After making it the World Series in 2010, the Texas Rangers may come up short in the AL West in 2011.
With key cogs making their home on the DL, like Josh Hamilton, Neftali Feliz and Tommy Hunter, the Rangers have been relying on their depth and a little bit of luck to become a 17-15 team thus far this season.
With the “over-40 club” in Arthur Rhodes and Darren Oliver closing out games for the Rangers and a few backups who are starting everyday in the outfield, the Rangers may be on the outside looking in during 2011 post-season play.
Bias aside, just look at the NL East compared to other divisions and it’s obvious that it is one of the better divisions in baseball.
The obvious favorites in Philadelphia and Atlanta lead in the standings, but you can never count out the Marlins, Mets and even the Nationals.
While the Phillies will rely mostly on their veteran pitching staff to navigate the NL East, the Braves, Marlins, Mets and Nationals have ushered in a new era of youth that will propel the NL East to the top of MLB’s division hierarchy.
While all five teams are not currently over the .500 mark, you can bet that by season’s end, things will get hairy as all teams compete for one spot above the rest.
It has been well documented that the Phillies are the favorite in the NL East, but as their offense continues to struggle, it’ll be the pitching staff that carries the rest of the team.
Ace Roy Halladay currently leads the league in wins and strikeouts, is fourth with a 2.19 ERA and fifth with a .98 WHIP. Expect much of the same as the season continues.
Rounding out the rotation with Cliff Lee, Roy Oswalt, Cole Hamels and Joe Blanton, the Philadelphia Phillies rotation is in it for the long haul.
Adam Wainwright is gone for the season, but don’t expect that to stop the St. Louis Cardinals from making 2011 a memorable season.
Right now, the Cardinals offense is all over the league leaders list.
Matt Holliday and Lance Berkman are one and two in batting average with a .417 and .392 average, respectively.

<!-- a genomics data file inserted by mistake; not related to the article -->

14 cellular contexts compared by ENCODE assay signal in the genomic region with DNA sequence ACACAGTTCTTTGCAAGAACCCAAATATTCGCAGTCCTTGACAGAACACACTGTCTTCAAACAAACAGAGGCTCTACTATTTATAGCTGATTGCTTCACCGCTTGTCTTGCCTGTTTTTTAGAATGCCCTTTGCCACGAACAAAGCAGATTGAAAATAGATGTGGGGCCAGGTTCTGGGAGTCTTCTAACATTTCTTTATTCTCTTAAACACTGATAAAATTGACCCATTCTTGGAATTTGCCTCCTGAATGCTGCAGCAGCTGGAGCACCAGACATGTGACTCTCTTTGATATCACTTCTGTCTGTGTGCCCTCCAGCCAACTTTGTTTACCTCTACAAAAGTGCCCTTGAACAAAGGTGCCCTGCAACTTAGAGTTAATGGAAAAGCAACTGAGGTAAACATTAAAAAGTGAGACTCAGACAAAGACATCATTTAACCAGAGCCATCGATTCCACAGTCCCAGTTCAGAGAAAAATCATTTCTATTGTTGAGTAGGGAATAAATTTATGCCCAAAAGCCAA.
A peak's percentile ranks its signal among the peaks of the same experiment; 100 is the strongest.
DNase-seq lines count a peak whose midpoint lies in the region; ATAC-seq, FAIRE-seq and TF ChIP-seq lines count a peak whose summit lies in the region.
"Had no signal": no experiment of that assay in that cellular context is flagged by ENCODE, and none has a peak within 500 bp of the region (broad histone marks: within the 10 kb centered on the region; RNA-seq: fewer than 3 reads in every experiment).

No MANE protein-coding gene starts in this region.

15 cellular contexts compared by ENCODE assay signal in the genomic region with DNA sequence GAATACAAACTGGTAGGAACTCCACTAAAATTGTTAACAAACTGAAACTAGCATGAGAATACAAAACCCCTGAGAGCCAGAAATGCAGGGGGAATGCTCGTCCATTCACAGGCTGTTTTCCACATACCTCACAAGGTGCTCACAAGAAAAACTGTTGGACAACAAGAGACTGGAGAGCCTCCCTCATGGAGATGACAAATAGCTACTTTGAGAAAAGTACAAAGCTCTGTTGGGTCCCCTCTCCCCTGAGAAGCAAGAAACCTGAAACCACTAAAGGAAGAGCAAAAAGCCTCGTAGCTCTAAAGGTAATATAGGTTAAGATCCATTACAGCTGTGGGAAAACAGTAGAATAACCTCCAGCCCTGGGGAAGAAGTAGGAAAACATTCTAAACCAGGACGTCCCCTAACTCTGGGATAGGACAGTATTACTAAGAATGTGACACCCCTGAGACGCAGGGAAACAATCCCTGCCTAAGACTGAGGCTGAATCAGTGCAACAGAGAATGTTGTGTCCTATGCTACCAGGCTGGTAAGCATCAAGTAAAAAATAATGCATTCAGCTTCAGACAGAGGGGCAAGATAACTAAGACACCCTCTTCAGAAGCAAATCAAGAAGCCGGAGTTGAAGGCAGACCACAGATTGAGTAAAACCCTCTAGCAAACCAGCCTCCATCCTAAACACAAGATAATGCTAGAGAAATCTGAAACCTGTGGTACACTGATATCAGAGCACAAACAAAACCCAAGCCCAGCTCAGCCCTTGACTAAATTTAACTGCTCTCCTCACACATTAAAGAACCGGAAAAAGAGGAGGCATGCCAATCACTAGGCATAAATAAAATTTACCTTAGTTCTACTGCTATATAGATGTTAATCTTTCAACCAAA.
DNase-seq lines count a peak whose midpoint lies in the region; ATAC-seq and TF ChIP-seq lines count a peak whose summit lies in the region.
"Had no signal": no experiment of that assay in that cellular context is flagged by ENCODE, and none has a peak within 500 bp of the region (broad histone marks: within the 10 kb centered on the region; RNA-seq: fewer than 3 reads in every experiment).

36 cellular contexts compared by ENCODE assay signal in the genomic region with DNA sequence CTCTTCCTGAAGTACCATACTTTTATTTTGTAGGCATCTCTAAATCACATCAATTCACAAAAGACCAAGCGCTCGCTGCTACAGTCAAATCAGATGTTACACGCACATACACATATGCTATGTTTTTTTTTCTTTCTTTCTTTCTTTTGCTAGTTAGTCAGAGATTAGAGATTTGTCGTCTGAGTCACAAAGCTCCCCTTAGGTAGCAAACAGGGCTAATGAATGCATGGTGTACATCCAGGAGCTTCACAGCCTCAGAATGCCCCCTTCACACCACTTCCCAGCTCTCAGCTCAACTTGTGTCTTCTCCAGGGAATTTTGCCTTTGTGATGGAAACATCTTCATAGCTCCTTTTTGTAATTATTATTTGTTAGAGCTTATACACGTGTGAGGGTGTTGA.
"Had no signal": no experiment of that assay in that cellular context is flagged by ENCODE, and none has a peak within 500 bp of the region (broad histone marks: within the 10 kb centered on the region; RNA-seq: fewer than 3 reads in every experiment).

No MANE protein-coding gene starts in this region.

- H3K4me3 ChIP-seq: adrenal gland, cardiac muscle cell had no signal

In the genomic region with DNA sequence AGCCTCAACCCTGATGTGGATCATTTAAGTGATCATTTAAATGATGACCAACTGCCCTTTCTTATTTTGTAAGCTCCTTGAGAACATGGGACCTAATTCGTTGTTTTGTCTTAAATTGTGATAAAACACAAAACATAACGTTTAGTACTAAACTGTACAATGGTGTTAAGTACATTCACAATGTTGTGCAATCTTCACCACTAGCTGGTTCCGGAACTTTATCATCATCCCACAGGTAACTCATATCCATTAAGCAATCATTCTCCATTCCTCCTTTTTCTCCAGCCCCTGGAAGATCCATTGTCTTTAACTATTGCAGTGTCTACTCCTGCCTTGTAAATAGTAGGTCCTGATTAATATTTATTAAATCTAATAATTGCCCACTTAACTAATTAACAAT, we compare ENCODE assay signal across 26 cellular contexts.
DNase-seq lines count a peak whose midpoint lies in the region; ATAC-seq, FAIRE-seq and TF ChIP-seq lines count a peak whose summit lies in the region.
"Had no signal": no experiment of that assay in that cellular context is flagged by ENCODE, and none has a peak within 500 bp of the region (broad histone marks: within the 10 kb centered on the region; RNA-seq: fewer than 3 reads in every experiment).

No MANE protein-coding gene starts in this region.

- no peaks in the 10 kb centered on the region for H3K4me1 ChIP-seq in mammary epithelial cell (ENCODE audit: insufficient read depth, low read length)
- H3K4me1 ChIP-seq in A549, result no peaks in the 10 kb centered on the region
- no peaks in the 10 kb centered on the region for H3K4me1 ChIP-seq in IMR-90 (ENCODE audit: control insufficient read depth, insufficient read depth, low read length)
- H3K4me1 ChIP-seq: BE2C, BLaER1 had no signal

Holliday sits first with 26 runs scored and Berkman, Albert Pujols and Colby Rasmus are tied for third with 25 runs scored.
Berkman is first in MLB with 32 RBIs and second in the league with 10 home runs.
Their offensive prowess coupled with their deep pitching staff has lead to a 18-14 record and there seems to be no looking back for the Cardinals in 2011.
Currently sitting at 15-16, the Pittsburgh Pirates are my dark-horse candidate for the NL Wild Card.
Starting the season off with a tough schedule that already had them playing Philadelphia, Colorado and San Francisco, the Pirates look to be in good shape the rest of the season.
Already leading the season series against NL Central opponents Chicago, Cincinnati and St. Louis, if the Pirates can get consistent production from their young team, expect Pittsburgh to make the postseason in a sport other than football and hockey.
The San Francisco Giants showed they could do it last year, so why not this year?
It’s very possible to believe that the Giants can repeat as world champs as their pitching staff is still remarkable, lead by Tim Lincecum and Matt Cain, and their role players are a year wiser.
Buster Posey seems to be avoiding the sophomore slump and will continue to excel, as will guys like Brian Wilson, Pablo Sandoval (after his return from the DL), and Andres Torres.
Their first step will be to win the NL West and that is completely fathomable.
Though playing sub-.500 ball as of now, expect the Giants to get hot and ride that wave all the way back to the World Series.